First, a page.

2 Long-Term Trends for Long-Term Investors
Investors today are often far too concerned about near-term events such as what is going on in the Ukraine or what a particular company’s earnings numbers look like. We are bombarded by these news events on a daily basis, but unless you are a short-term trader, they should mean nothing to your investing. These events are, in fact, miniscule when we look at the bigger trends out there. You can do extraordinarily well if you spend your time researching these long-term trends, even though in the near-term they don’t seem to be as important as the monthly jobs report. If you start to gear your thinking in this way, you begin to realize that these near-term events are opportunities to better position yourself for the long run.
There are several trends that you can isolate, research, and probably make a lot of money investing in using this strategy. In this article, I will point out two trends and the ways I think that investors can make money investing in them now given near-term market conditions. I think these are trends that can not only be the focus of your investing, but which are general and self-evident enough so that they can be utilized as you isolate other trends for potential investment themes.
1. The population will rise, increasing the global demand for food
The problem is that we need more food for more people without increasing the amount of arable land in the world. This means that the prices of two sorts of assets will rise. The first is the agricultural commodities themselves. Many agricultural commodities are trading at higher prices than they were, say, 10 years ago, but compared with other assets — such as the price of the oil that is used in cultivating crops — agricultural commodities have been a disappointment. Unfortunately, these are very difficult assets to own as a retail investor. There are ETFs, but they have annual expenses, and the thing about agricultural commodities is that they often stay rangebound for extended periods of time and then explode higher in price. If you can afford to own deteriorating assets in your portfolio, then great — buy funds such as the Rogers Agricultural Commodity ETF (NYSEARCA:RJA), the DB Agriculture Fund (NYSEARCA:DBA), or the iPath Agricultural Commodity ETN (NYSEARCA:JJA).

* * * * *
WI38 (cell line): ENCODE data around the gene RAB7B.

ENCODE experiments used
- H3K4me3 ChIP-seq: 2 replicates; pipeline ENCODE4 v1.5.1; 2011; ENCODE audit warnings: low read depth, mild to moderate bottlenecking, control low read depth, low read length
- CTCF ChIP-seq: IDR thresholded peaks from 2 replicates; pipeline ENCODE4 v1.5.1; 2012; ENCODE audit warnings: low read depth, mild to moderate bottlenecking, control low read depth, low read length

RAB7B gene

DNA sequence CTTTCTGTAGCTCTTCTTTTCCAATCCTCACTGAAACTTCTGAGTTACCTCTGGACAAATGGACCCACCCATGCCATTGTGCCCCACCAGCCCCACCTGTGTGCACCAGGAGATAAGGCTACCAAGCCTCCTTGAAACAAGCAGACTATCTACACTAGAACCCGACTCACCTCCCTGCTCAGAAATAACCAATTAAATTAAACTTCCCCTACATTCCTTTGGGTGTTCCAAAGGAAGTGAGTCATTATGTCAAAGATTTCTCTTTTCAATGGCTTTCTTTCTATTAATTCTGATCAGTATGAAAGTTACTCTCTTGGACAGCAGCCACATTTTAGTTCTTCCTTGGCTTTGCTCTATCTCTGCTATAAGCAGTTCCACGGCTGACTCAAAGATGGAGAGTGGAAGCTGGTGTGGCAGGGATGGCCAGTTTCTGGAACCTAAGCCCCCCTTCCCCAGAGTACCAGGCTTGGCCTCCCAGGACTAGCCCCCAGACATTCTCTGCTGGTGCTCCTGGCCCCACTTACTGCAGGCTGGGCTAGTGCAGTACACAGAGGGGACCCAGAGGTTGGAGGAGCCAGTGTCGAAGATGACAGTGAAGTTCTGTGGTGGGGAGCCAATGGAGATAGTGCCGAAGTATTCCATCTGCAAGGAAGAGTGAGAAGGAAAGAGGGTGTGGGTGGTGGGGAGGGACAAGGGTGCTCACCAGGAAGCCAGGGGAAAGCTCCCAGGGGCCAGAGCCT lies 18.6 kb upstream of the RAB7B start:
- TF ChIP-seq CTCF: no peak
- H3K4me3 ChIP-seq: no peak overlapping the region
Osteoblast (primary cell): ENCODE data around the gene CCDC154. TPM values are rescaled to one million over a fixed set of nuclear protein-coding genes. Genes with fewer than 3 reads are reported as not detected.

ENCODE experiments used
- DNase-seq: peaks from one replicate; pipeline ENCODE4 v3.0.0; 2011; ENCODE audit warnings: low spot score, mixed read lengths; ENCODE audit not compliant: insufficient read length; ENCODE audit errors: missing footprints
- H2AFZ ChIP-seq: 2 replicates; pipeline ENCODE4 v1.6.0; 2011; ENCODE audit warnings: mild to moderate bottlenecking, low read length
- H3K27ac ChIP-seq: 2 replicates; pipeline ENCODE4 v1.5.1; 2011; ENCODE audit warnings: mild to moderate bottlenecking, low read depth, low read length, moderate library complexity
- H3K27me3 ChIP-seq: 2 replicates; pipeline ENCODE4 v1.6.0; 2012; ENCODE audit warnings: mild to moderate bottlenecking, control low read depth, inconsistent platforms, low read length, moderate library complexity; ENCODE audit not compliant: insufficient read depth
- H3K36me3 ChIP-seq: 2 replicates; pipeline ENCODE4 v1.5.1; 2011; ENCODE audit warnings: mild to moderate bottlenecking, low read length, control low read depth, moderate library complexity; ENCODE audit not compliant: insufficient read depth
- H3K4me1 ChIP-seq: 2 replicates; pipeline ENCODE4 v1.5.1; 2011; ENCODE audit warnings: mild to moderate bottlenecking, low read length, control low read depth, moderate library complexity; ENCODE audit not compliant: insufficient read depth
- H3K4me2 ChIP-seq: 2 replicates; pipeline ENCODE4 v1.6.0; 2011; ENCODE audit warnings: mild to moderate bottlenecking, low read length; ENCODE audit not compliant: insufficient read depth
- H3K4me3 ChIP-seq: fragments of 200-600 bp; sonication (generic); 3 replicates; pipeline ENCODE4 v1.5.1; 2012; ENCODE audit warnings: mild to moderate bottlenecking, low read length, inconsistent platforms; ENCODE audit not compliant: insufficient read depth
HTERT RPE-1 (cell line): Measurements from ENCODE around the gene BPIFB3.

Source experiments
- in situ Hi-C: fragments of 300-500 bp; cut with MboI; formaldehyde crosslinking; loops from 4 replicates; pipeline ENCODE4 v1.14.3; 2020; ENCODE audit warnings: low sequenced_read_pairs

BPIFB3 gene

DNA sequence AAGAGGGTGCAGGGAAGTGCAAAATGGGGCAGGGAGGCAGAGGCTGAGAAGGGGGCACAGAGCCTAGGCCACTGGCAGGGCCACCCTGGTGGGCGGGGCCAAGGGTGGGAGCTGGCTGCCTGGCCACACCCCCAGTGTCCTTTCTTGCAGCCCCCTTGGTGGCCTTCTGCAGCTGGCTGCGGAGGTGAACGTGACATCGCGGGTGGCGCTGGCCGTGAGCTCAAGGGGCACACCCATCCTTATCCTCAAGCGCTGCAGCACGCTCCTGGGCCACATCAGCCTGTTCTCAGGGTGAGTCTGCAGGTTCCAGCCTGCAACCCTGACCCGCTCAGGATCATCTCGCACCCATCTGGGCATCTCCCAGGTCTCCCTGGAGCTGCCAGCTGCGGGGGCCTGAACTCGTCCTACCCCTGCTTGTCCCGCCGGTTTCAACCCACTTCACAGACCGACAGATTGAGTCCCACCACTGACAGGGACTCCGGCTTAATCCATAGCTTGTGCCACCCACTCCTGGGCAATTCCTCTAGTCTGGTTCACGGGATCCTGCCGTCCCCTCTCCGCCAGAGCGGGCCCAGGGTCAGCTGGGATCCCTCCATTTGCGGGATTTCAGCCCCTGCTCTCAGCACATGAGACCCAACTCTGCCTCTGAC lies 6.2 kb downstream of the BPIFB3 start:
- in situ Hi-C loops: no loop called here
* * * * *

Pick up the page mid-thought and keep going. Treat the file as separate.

However, I think the most money is going to be made by investors in companies that increase the efficiency of agricultural commodity production. This means fertilizer companies and agricultural machinery and technology companies. Fertilizer increases the amount of crops yielded on a given area of land with a given amount of water. Machinery and technology companies can do things such as decrease the amount of man-power needed to plant and harvest crops, or to increase efficiencies in other ways. One company that I particularly like – Lindsay Corp. (NYSE:LNN) — makes computerized irrigation systems that maximize water distribution, and this saves farmers money in the long run.
2. The United States Won’t Be as Important
As American investors we are trained to follow American stocks and American stock indexes. However, for a very long time now — since the 1950s — America’s share of global GDP has waned from over 1/3 to around 1/5th. If we consider the pace at which other large global economies are growing, this is set to continue. Consequently, investors need to invest globally. While most large publicly traded American companies have a global reach, they are still focused in the United States. Therefore, you need to look at foreign stocks. American Depository Receipts (ADRs), the over the counter market (OTCBB) and ETFs have made this much easier in recent years.
Investors should look for companies with strong cash-flow streams in stable businesses that get the bulk of their revenues in countries that are growing rapidly and which have the potential to continue to grow rapidly. Such companies include telecommunications companies, utilities, strong retailers — think Wal-Mart (NYSE:WMT) — and so on. The countries you want to focus on have high GDP growth, but perhaps more importantly they have favorable demographics. This means they have young and growing populations. Workers become more productive as they age, and they spend more money as well.
While you may be somewhat concerned investing in some of these countries, you should consider places such as Turkey, Indonesia, China, India, Mexico, and even parts of the Middle East. Countries that we are often more comfortable investing in such as the United States and Western Europe have populations that have reached, or are nearing, their peak productivity from a demographic standpoint, and from a long-term investor’s standpoint, they are going to underperform.
Disclosure: Ben Kramer-Miller owns shares of Lindsay Corp.